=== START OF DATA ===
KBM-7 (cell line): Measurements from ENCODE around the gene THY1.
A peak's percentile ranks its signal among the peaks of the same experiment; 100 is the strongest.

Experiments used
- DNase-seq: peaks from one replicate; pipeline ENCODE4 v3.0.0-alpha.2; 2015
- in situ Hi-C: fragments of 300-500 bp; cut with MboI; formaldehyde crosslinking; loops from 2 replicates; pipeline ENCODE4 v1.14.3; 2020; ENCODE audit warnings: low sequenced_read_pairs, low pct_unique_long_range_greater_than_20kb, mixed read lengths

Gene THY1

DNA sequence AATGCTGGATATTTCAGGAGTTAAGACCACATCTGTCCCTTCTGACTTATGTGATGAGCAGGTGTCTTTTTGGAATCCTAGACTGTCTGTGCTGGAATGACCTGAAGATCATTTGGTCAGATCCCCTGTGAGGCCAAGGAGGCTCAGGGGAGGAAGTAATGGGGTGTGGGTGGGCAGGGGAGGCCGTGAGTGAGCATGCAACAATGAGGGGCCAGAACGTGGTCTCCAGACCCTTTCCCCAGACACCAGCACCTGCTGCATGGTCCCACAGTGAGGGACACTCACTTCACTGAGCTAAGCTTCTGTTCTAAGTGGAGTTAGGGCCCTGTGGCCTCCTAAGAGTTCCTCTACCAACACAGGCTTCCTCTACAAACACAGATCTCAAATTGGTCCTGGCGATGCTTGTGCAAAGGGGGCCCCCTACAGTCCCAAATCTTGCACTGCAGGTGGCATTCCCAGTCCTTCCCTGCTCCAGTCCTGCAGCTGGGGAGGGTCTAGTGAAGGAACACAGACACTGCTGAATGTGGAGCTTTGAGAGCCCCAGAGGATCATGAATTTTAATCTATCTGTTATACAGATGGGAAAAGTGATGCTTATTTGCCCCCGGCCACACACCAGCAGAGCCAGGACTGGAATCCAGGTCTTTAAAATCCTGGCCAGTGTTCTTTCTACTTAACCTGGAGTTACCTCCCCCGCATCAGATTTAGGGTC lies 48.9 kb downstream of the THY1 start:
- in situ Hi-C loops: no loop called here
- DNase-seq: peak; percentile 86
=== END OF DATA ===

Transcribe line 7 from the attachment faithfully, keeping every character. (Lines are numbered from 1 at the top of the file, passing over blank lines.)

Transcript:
DNA sequence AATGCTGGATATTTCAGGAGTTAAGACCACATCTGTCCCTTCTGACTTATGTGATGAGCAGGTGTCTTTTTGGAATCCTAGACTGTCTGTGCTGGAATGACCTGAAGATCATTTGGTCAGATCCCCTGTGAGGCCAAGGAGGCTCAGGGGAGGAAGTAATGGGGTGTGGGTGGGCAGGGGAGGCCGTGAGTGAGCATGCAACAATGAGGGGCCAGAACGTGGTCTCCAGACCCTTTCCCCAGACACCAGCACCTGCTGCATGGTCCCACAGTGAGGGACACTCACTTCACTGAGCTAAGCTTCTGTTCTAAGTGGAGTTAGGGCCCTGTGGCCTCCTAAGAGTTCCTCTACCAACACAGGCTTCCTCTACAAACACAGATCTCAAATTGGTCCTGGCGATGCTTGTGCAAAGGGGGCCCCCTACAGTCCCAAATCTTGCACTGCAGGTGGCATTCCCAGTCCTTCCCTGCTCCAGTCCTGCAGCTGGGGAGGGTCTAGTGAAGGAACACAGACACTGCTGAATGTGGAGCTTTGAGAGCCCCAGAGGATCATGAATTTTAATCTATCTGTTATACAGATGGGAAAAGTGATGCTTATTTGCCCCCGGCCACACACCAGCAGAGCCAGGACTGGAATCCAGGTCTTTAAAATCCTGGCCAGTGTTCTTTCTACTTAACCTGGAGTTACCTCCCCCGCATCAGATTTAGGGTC lies 48.9 kb downstream of the THY1 start: